Electric powertrains have been applied to a wide variety of road vehicles to reduce emissions, from small city cars, to fairly large delivery trucks.

But there's one category of vehicle where electrification hasn't really been considered.

It's customarily the last vehicle most people will ever ride in.

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Seeking to fill that gap is this concept for a self-driving electric hearse from Charles Bombardier, who described the design in a recent column for The Globe and Mail.

Bombardier is not to be confused with the manufacturing company--founded by his grandfather--at which he previously worked. He now designs futuristic vehicles on his own.

Called the Korbiyor--after the French word for hearse, corbillard--the vehicle consists of a platform with a transparent, refrigerated coffin.

Korbiyor autonomous electric hearse

Korbiyor autonomous electric hearse

It rolls on Mecanum wheels, made of individual moving elements that allow the vehicle to move in any direction.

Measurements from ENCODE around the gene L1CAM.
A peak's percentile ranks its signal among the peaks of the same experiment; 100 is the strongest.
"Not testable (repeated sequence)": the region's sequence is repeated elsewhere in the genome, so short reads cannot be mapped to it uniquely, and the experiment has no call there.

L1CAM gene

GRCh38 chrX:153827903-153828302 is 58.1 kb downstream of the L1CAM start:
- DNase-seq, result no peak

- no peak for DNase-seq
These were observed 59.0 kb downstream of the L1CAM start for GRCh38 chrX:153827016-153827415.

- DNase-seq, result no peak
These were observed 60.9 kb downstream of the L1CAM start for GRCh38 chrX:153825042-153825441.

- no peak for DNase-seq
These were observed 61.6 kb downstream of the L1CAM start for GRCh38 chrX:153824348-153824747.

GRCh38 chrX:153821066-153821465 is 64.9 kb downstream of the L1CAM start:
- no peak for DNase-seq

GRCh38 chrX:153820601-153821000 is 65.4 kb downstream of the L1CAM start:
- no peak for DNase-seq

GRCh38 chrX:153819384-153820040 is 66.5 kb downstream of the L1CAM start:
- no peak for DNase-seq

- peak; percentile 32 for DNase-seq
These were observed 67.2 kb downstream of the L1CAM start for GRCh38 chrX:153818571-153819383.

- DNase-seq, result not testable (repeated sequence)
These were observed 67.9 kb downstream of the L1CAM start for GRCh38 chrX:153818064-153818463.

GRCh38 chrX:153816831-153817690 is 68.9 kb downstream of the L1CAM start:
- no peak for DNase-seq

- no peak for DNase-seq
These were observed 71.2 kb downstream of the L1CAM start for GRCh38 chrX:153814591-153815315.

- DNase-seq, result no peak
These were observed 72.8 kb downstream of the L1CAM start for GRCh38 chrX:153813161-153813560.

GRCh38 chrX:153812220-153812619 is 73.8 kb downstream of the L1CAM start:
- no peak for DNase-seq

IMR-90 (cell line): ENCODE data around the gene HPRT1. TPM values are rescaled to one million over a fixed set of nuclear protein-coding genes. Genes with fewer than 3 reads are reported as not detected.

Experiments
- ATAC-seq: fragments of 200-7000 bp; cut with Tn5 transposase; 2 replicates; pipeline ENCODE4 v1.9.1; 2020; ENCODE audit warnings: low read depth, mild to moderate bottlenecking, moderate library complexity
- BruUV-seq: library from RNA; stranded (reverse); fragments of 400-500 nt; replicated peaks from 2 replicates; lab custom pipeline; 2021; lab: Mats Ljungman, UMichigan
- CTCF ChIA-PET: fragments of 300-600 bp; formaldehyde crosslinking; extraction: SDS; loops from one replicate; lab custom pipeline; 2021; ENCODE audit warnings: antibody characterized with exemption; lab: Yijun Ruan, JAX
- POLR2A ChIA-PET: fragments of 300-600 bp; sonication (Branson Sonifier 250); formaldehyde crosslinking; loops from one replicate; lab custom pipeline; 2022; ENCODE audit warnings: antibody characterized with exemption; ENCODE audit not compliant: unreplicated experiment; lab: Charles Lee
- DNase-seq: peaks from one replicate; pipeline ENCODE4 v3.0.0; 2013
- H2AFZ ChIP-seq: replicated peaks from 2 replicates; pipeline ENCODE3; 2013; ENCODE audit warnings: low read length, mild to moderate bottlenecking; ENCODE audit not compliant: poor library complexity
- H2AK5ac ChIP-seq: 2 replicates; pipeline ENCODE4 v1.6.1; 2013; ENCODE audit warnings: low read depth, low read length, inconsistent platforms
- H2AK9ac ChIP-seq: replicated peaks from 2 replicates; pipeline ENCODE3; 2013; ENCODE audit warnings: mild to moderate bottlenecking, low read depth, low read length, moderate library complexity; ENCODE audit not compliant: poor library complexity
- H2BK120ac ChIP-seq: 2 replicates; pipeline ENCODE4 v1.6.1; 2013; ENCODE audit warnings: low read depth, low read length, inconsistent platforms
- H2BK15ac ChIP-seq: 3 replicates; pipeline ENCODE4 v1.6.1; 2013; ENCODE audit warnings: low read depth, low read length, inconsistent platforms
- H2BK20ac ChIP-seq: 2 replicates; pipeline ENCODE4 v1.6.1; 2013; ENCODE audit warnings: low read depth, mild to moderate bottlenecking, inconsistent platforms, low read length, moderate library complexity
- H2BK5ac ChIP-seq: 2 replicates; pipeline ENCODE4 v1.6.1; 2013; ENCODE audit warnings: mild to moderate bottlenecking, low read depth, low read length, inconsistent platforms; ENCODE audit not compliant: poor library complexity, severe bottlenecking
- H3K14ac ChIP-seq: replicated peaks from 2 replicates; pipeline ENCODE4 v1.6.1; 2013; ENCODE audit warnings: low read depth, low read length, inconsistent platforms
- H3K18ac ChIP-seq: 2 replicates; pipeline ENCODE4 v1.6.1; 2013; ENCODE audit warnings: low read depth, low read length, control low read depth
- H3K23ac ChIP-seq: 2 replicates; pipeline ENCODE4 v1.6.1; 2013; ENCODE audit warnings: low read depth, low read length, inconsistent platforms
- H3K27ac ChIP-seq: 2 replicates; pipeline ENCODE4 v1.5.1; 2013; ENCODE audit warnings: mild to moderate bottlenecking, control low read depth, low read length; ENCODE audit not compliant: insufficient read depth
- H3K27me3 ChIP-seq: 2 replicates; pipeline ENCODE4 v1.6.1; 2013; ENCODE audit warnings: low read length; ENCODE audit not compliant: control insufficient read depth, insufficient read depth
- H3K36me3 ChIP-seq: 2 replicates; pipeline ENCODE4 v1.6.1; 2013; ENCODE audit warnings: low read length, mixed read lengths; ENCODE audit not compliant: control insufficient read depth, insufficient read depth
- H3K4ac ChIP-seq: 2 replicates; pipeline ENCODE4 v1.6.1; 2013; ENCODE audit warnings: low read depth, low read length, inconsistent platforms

Thanks to this configuration--and the Korbiyor's lightweight construction--Bombardier says it could be driven straight into a church or other place of worship, and maneuver without damaging the floors.

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For the funeral procession, the onboard systems can be programmed to following people walking in front, or have the route and a set speed pre-programmed.

While there is no provision for a human driver onboard, remote control could also be used to position the vehicle when needed, Bombardier says.



The transparent coffin is meant to put the body on display, should that be desired. The same fuel cells that power the Korbiyor would be used to refrigerate it, according to the designer.

The Korbiyor would also feature a multimedia projector and sound system, to play images and music to help memorialize the deceased, if that is deemed appropriate.

MORE: How To Cut Vehicle Emissions 90 Percent: Get Rid Of Human Drivers

This unusual vehicle likely won't be joining any funeral processions anytime soon, of course.

It was designed simply to explore the ways hearses could be altered by technology, and with no regard to any current conventions or infrastructure.

[hat tip: Brian Henderson]


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